Main obstacle to Kosovo solution is no secret, says Dacic
Pristina's maximalist goals, which, along with recognition, wants Presevo and Bujanovac, are the main obstacles to resolving the Kosovo problem.Source: Beta
This has been stated by Minister of Foreign Affairs of Serbia Ivica Dacic.
"It's no secret that the main obstacle to reaching an agreement is Pristina's resolve to come up with maximalist goals in the talks. They do not want a compromise but us recognizing (Kosovo's) independence, but also to receive another thing - as they call it, eastern Kosovo - Presevo and Bujanovac," Dacic told RTS, referring to two municipalities in the southern part of central Serbia.
He said it was at this time "uncertain to say" when a framework agreement could be reached that would mark the solution on which relations with Pristina would be based.
Dacic said that Serbia must be realistic "and see what the perspective is in international relations" - because Serbia "does not live a life based on myths."
Responding to those who say the time is not right to be resolving the Kosovo issue, Dacic added that he "does not know when the time could come that would make Serbs once again be a majority in Urosevac, Djakovica and Kacanik."
"Personally, I think that partition is the solution, I am have been talking about this for ten years, Dobrica Cosic spoke about it and yet he was not a traitor, as did Zoran Djindjic. Some say that he (Djindjic) in that way drew the anger onto himself that ended with the attack," Dacic said, apparently referring to the assassination of Djindjic in 2003.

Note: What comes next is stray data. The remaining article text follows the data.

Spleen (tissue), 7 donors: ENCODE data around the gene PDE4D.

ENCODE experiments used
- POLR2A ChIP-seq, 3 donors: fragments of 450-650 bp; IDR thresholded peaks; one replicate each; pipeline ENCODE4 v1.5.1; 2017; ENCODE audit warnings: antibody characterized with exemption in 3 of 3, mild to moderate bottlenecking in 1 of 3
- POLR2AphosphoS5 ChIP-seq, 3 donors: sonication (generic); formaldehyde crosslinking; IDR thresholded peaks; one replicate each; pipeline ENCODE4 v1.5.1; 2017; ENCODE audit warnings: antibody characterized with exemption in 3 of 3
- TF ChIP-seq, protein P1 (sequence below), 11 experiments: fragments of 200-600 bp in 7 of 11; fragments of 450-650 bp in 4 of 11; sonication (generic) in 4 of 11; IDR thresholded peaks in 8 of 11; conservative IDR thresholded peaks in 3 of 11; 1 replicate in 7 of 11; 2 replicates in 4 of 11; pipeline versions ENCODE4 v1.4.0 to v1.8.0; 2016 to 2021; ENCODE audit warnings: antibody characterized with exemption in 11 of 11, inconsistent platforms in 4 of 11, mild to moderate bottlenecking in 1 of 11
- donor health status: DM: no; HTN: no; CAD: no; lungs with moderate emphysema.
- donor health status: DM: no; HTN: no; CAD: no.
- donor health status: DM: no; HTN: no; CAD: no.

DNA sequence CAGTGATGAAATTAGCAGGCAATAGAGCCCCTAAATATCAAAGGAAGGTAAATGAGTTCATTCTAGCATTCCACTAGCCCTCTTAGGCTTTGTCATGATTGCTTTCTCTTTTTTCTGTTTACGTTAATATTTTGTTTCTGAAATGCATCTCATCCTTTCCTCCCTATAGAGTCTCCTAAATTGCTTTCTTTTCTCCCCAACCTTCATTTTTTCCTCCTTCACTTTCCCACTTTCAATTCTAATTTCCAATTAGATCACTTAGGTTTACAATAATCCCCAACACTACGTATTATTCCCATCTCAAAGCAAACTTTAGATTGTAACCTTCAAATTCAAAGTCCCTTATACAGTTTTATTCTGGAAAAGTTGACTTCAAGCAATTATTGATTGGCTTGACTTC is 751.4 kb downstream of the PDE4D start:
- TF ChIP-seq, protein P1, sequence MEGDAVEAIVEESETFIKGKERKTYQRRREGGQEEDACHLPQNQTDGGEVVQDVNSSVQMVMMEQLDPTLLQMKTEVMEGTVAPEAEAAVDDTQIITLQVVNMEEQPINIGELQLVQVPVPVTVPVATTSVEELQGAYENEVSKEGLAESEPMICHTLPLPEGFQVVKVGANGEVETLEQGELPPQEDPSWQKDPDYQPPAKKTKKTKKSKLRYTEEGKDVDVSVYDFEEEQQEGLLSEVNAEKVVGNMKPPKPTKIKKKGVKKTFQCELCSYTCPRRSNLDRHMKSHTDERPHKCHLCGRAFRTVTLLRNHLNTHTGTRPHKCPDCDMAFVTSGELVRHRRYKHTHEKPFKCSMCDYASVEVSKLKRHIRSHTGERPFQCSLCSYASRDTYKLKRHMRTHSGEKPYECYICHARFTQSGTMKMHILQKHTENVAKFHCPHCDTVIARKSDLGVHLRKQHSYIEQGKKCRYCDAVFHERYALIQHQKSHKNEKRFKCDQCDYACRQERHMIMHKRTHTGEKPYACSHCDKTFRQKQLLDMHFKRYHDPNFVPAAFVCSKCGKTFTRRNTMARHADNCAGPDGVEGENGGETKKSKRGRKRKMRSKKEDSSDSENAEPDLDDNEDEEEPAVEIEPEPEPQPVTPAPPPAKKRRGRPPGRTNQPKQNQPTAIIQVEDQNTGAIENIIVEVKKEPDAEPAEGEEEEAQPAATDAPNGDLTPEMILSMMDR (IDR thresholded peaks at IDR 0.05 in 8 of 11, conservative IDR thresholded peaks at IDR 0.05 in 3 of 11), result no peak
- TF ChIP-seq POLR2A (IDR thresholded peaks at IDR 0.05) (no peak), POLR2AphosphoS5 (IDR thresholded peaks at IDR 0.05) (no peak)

The minister added that "there are those who would like someone else to solve it, attack the north of Kosovo and expel the Serbs and solve the Kosovo problem in this way."
He invited anyone who has a different compromise solution to put it forward, and added that it was "necessary to ask citizens whether a whole independent Kosovo is better than something else."
Asked what Serbia intends to do now that another deadline to form the Community of Serb Municipalities (ZSO) in Kosovo has passed, Dacic said that "only the blind can't see that this is about creating a Greater Albania."
"The Albanians are avoiding forming the ZSO, they think that's a lasting solution. It's ridiculous and we do not accept it. During the (Kosovo) dialogue, nobody ever mentioned that we would recognize the independence and allow them to become members of the UN," Dacic said, and added that in the coming weeks, "the struggle for withdrawals of recognitions of Kosovo will continue."
He also assessed that "some people in Serbia, but also in the region" are "dissatisfied because Serbia has strengthened its international position."
"In Croatia, the main problem is that someone is talking about (Operation) Storm. They expect that they will be the ones to decide who will be the president of Serbia and the minister of foreign affairs, (who) would praise Storm," Dacic said, and recalled that in 1971 there were about 626,000 ethnic Serbs in Croatia, while there are about 186,000 today.
With diplomats one speaks diplomatically, the minister continued - "while with criminals, with whom one cannot act diplomatically, one must go for the jugular in order to reveal the truth."
"Not in order to exact revenge, but because we must not allow the victims to be forgotten," said Dacic.